Bed Sharing, SIDS, and safety
This ad campaign by the Milwaukee Health Department certainly got a lot of attention, most of it negative. And there’s good reason for the anger. The AAP’s recommendation that babies not sleep with their mothers is controversial and not necessarily supported by the evidence.
Additionally, the ad campaign itself illustrates the best argument against its message: a baby put to sleep on his stomach, on a soft fluffy mattress with a pillow next to him and voluminous comforter over him is truly being put in a dangerous situation. That baby might as well be cuddled up to a knife in his crib if the crib contains all those elements. They are known risks for SIDS. And safe bed sharing is about avoiding them.
So, what does the AAP say?
Room-sharing without bedsharing is recommended— There is evidence that this arrangement decreases the risk of SIDS by as much as 50%.5,7,30,31 In addition, this arrangement is most likely to prevent suffocation, strangulation, and entrapment that might occur when the infant is sleeping in an adult bed.
Of those cited studies, I was able to review 3 online. Now, I’m not a scientist, and I have no formal training in interpreting research, but it looks to me like “bed sharing” in these studies is defined pretty broadly. And even when they differentiate between the parents’ bed and sleeping on a couch or recliner (always a bad idea), they don’t differentiate between a safely prepared parents’ bed and the type of dangerous environment depicted in the Milwaukee ads.
Interestingly, risk factors for death in the parents’ bed include the infant being very young, the mother being extremely fatigued, and overcrowded housing conditions, in addition to use of a duvet. All of those factors say to me, “unplanned bed sharing.” People who don’t intend to sleep with their babies wind up doing so because they’re so exhausted (been there!), a situation common when the baby is less than 3 months old. Or parents have to chuck the baby in bed because there’s nowhere else for him. Is it possible that unsafe bed sharing is the risk, not bed sharing itself? Just as a crib with fluffy bedding, bumpers, and stuffed animals can be dangerous, a poorly-prepared parental bed can be dangerous.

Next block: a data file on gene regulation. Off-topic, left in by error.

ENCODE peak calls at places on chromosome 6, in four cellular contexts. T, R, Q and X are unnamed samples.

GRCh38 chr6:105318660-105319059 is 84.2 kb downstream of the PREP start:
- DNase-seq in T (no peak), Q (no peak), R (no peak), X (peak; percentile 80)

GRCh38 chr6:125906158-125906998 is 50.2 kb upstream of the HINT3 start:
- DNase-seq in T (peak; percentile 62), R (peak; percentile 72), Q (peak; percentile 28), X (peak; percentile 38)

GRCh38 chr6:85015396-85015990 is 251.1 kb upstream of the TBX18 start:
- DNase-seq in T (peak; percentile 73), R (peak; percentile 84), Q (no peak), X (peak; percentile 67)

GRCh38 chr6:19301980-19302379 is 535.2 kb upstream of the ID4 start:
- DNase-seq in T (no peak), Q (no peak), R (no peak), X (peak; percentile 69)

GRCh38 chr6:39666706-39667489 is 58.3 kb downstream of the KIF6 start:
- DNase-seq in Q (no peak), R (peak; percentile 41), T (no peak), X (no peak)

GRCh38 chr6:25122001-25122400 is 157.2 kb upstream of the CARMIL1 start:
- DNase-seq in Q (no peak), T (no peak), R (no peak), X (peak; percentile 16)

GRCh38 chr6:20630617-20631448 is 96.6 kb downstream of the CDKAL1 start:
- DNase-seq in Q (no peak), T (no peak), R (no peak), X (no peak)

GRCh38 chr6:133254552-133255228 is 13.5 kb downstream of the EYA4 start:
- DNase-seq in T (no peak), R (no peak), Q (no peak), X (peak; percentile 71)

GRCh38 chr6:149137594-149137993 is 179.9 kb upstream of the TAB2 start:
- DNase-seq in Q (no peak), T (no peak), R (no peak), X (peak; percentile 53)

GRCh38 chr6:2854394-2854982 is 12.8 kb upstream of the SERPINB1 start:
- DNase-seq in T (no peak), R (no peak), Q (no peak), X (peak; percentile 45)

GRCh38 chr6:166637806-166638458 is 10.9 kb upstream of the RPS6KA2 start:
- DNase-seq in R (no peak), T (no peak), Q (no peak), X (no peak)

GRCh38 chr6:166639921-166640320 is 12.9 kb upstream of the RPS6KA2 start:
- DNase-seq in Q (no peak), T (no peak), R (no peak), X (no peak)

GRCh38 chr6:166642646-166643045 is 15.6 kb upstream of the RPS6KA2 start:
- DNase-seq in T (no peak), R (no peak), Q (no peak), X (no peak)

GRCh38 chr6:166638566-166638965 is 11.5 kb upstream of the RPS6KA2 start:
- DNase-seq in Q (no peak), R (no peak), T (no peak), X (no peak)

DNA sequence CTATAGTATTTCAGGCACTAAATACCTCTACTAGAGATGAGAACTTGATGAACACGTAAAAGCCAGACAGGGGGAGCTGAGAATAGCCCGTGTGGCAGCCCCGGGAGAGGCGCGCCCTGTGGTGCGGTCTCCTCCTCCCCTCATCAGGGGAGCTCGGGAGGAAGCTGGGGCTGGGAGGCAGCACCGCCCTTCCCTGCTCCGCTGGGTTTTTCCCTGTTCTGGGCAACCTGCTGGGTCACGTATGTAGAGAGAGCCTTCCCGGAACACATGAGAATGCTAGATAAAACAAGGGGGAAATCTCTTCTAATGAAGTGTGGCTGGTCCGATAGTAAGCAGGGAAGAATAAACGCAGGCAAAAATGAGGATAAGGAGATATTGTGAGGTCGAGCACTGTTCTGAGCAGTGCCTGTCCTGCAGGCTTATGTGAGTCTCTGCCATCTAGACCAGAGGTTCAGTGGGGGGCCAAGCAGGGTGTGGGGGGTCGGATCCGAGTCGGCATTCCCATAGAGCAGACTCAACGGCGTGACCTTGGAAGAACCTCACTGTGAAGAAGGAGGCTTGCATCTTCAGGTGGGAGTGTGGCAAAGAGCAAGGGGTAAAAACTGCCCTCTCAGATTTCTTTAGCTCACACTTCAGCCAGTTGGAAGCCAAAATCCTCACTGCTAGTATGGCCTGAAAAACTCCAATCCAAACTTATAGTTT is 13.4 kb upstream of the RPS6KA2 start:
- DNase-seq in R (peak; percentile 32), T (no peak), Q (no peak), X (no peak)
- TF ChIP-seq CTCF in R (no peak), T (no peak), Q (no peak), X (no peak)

James McKenna, the director of the Mother-Baby Behavioral Sleep Laboratory University of Notre Dame, has created a stringent checklist for safe bed sharing. He warns parents against the risks we know really do endanger babies, from parental alcohol use to gaps between the mattress and bed frame, and gives a comprehensive plan for setting up an adult bed for safe infant sleep. What he’s done is right in line with all the warnings we get about safe crib sleeping: firm surface, nothing fluffy, baby on his back, and so forth. As far as I know, no study has analyzed the outcomes for babies sharing sleep in this way. All the research includes any old bed arrangement. It may be that prudent bed sharing is no more hazardous than sleeping in a crib. Indeed, bed sharing might be a healthier overall choice, if parents do it with proper precautions. This is because bed sharing facilitates breastfeeding, which protects babies against many health problems.
If proper research were done on cautious bed sharing, would it show that it’s just as safe as a proper crib arrangement? We don’t know. And it is true that bed sharing includes more variables that have to be managed – adult beds aren’t safety tested like cribs, and you have to account for the mom’s condition. But bed sharing can be a real life saver for so many families, it’s a shame to see the AAP toss it aside in this way. Basically, the AAP is assuming that people are too stupid, ignorant, or lazy to bed share safely.
After all, auto accidents are the leading cause of death for children over 1, but the authorities haven’t issued dire warnings not to drive children around in cars. It’s understood that parents are going to drive around with their kids because it’s convenient and facilitates their lifestyle. So parents are given information on how to make car rides as safe as possible for their children. Properly installing and using a car seat may not be the most simple and easy set of behaviors, but government agencies and child safety groups make sure to educate parents and offer support for safe car use. Can’t they do the same for bed sharing?